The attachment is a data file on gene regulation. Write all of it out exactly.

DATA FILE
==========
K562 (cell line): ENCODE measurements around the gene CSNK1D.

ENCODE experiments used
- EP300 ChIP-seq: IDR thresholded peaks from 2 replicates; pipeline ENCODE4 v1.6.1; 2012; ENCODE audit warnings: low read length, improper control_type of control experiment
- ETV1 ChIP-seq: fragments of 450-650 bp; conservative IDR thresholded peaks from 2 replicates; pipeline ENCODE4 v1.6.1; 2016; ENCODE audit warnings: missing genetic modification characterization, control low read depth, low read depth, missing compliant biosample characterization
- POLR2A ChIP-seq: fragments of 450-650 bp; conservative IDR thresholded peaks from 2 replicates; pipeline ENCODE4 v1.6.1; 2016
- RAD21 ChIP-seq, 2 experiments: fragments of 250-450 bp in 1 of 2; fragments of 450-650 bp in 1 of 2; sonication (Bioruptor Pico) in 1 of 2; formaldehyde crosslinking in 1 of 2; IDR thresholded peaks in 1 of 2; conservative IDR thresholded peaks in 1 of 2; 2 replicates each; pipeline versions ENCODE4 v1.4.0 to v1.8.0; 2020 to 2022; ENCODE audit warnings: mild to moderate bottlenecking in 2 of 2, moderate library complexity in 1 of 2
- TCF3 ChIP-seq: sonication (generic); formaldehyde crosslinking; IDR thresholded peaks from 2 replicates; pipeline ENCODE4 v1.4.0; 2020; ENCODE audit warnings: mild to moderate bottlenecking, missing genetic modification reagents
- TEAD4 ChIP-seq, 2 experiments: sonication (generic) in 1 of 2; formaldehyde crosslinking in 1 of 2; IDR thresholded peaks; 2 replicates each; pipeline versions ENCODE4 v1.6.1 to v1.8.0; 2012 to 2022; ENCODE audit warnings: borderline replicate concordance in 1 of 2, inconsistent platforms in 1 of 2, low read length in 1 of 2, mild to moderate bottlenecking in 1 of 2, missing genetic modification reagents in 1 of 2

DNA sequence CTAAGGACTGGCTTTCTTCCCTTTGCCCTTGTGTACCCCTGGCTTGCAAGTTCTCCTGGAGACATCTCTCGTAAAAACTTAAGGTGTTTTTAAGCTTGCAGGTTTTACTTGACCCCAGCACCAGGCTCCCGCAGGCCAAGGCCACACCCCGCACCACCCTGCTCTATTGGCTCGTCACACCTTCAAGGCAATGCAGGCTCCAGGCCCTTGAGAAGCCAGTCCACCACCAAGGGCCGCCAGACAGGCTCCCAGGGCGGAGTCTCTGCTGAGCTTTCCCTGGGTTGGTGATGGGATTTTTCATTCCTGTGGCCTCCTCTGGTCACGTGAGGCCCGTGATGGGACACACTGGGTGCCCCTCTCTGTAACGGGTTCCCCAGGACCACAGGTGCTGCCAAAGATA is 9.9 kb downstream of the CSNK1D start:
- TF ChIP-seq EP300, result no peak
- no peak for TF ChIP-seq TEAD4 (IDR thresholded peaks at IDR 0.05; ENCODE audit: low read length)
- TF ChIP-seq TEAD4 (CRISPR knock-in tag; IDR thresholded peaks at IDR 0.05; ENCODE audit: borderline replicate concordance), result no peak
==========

K562 (cell line): ENCODE measurements around the gene CSNK1D.

ENCODE experiments used
- EP300 ChIP-seq: IDR thresholded peaks from 2 replicates; pipeline ENCODE4 v1.6.1; 2012; ENCODE audit warnings: low read length, improper control_type of control experiment
- ETV1 ChIP-seq: fragments of 450-650 bp; conservative IDR thresholded peaks from 2 replicates; pipeline ENCODE4 v1.6.1; 2016; ENCODE audit warnings: missing genetic modification characterization, control low read depth, low read depth, missing compliant biosample characterization
- POLR2A ChIP-seq: fragments of 450-650 bp; conservative IDR thresholded peaks from 2 replicates; pipeline ENCODE4 v1.6.1; 2016
- RAD21 ChIP-seq, 2 experiments: fragments of 250-450 bp in 1 of 2; fragments of 450-650 bp in 1 of 2; sonication (Bioruptor Pico) in 1 of 2; formaldehyde crosslinking in 1 of 2; IDR thresholded peaks in 1 of 2; conservative IDR thresholded peaks in 1 of 2; 2 replicates each; pipeline versions ENCODE4 v1.4.0 to v1.8.0; 2020 to 2022; ENCODE audit warnings: mild to moderate bottlenecking in 2 of 2, moderate library complexity in 1 of 2
- TCF3 ChIP-seq: sonication (generic); formaldehyde crosslinking; IDR thresholded peaks from 2 replicates; pipeline ENCODE4 v1.4.0; 2020; ENCODE audit warnings: mild to moderate bottlenecking, missing genetic modification reagents
- TEAD4 ChIP-seq, 2 experiments: sonication (generic) in 1 of 2; formaldehyde crosslinking in 1 of 2; IDR thresholded peaks; 2 replicates each; pipeline versions ENCODE4 v1.6.1 to v1.8.0; 2012 to 2022; ENCODE audit warnings: borderline replicate concordance in 1 of 2, inconsistent platforms in 1 of 2, low read length in 1 of 2, mild to moderate bottlenecking in 1 of 2, missing genetic modification reagents in 1 of 2

DNA sequence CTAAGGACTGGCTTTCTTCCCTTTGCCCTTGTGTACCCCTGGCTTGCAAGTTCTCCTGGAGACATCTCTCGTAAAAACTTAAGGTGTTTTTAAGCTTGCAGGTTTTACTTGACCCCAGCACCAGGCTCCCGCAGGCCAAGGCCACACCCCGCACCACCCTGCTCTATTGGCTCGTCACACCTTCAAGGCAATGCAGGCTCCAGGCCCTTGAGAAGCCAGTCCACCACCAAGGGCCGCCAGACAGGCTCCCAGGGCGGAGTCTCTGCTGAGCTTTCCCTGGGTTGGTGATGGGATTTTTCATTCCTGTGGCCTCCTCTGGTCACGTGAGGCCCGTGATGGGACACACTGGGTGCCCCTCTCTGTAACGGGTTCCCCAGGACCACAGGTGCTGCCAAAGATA is 9.9 kb downstream of the CSNK1D start:
- TF ChIP-seq EP300, result no peak
- no peak for TF ChIP-seq TEAD4 (IDR thresholded peaks at IDR 0.05; ENCODE audit: low read length)
- TF ChIP-seq TEAD4 (CRISPR knock-in tag; IDR thresholded peaks at IDR 0.05; ENCODE audit: borderline replicate concordance), result no peak